[Editor’s Note: Readers, please welcome our new Flash recapper, Carla Day! Our former Flash recapper Kayti Burt has moved over to Arrow, and will also be recapping Westworld]
Flashpoint. That happened in a flash!
After the long summer hiatus, The Flash returned a little different than we left it after Barry saved his mother from the Reverse Flash (Eobard Thawne). The premiere started out a little like Pleasantville in tone (with a metahuman twist) until the mirage of paradise quickly faded. Barry was living the happy life with both his parents alive and well, working at the police station and admiring Iris on the side. While his life was perfect on the surface, the timeline change was not nearly as kind to others.
Central City had a metahuman, The Rival, wreaking havoc, while “The Flash” attempted to stop him. The introduction of Kid Flash in the alternate timeline was a way to get Wally in the suit without having him permanently added to Team Flash with speed.
Kid Flash had a spunk and arrogance that fit Wally’s personality and provided a contrast to other speedsters we’ve seen before. And though the timeline has been altered, that shouldn’t discount the possibility of seeing Wally suit up at some point again. He’d be a welcome addition.
In contrast, Detective Joe West was a mess. This is a Joe that we don’t ever need to see again. (How weird was it to hear Barry call him Detective West?) But given the final moments and the problems between Iris and her father, I fear we may get more of this morose Joe. He’s much more interesting when he’s a family man and the rock of the show.
Rich Cisco and Eye Doctor Caitlin were both intriguing versions of their characters. I missed the lovable, quirky Cisco though. Cisco as the jerky guy doesn’t work as well, though to know that potential is within him is fun. If there’s one reason to be happy that Flashpoint only lasted one episode, it’s that we’ll get the fun Cisco back.
The best part about Caitlin’s appearance was the joke about whether she was kidnapped or not. She was underutilized in the episode, though that’s understandable given how much story was fit into the hour. Caitlin’s always been on the sweeter side, though this was pushing the limit.
The best aspect of this new reality, though, was the connection between Barry and Iris. Throughout the first two seasons, the love between the two floated between sibling love, a crush, attraction, bad timing, and finally an acknowledgment of love for each other. During “Flashpoint,” their chemistry and destiny were clearer than ever before. Iris and Barry are meant to be together in every timeline. She felt his absence from her life and he was drawn to her, even if it did take him three months to go to her. The timing was rather convenient for the story, though I can overlook that since it worked so well.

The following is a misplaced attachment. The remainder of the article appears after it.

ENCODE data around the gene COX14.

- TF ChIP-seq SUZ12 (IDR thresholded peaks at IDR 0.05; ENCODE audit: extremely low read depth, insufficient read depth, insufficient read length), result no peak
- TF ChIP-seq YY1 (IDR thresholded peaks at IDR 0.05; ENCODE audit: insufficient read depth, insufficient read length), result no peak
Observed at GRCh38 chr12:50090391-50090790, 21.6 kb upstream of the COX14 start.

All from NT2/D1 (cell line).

Iris’ realization that Barry’s simple appearance allowed her to feel love was what all WestAllen fans have been clamoring for and what should turn skeptics into believers. If that moment didn’t succeed, then the revelation that Iris is. in Lost terms. his Constant should. When he lost his speed and hope in defeating the Rival, Iris encouraged the remaining power from within him.
Their innate love and devotion made Barry’s return all the more painful. He gave up life with his mother and father to give his friends and adopted family their lives back. Instead, he brought them more pain. What happened between Iris and her father? Did Thawne alter the timeline to get back at Barry in the worst way possible?
Barry and Iris may not get their happily ever after right now, but the main takeaway from “Flashpoint” is that they will get their fairy tale ending. It may just take while, so buckle up and enjoy the ride.
One disappointment in “Flashpoint,” though, is just how fast it came and went. While I didn’t necessarily want to spend hours in the fake utopia, I do feel cheated. Barry’s shift from wanting to live in this timeline to giving into Thawne’s outcome was too fast. I would have liked to have spent more time with this new Team Flash as well. We barely got to know them or how they could have contributed.
One fear I had was that once the timeline reverted that everything would go back to the way it was before, without any ramifications from “Flashpoint.” While I’m not thrilled with the Iris reveal, it has sparked my interest. Where will it go from here? I’m ready to find out.
— Barry: “Don’t worry about it. You’ll get him next time, the Flash.”
— Smooth move with the purse, Barry. The banter between Barry and Iris was there from the go.
— Thawne: “This isn’t your home, Barry. This is a mirage, a fiction, which will end us both unless you let me out of this thing!”
— Barry: “Speed has always been my problem.”
— Barry’s comment about anyone walking into Wally and Iris’ place was hilarious. Given the frequency of unexpected visitors at Star Labs and the Arrow Lair, their hideaway was probably the most nondescript and therefore secure.
— Cisco: “I don’t know you String Bean.”
— Iris: “It’s love because this is what love feels like.”
Barry: “Since the day that I met you.”
— The final showdown between The Flash, Kid Flash and The Rival was visually on point. That almost makes up for the stupidity of both Barry and Wally in turning their backs on The Rival. Seriously? What were they thinking?
— Iris: “I believe in you and you can stop this guy. Be the Flash, Barry, because that’s who you are. You’re the Flash.”
Barry: “I’m the Flash.”
— Barry: “I need you to kill my mother.”
Thawne: “With pleasure.”
— The Rival is not forgotten in this reversed timeline. A creepy voice wakes him up, “It’s time to wake up.” And, Alchemy is scratched in the mirror.
— In the original timeline, Eobard Thawne took over Harrison Wells’ body after killing Barry’s mother. In this revised timeline, what will he do? It seems likely we’ll get to see Tom Cavanagh play yet another version of Wells.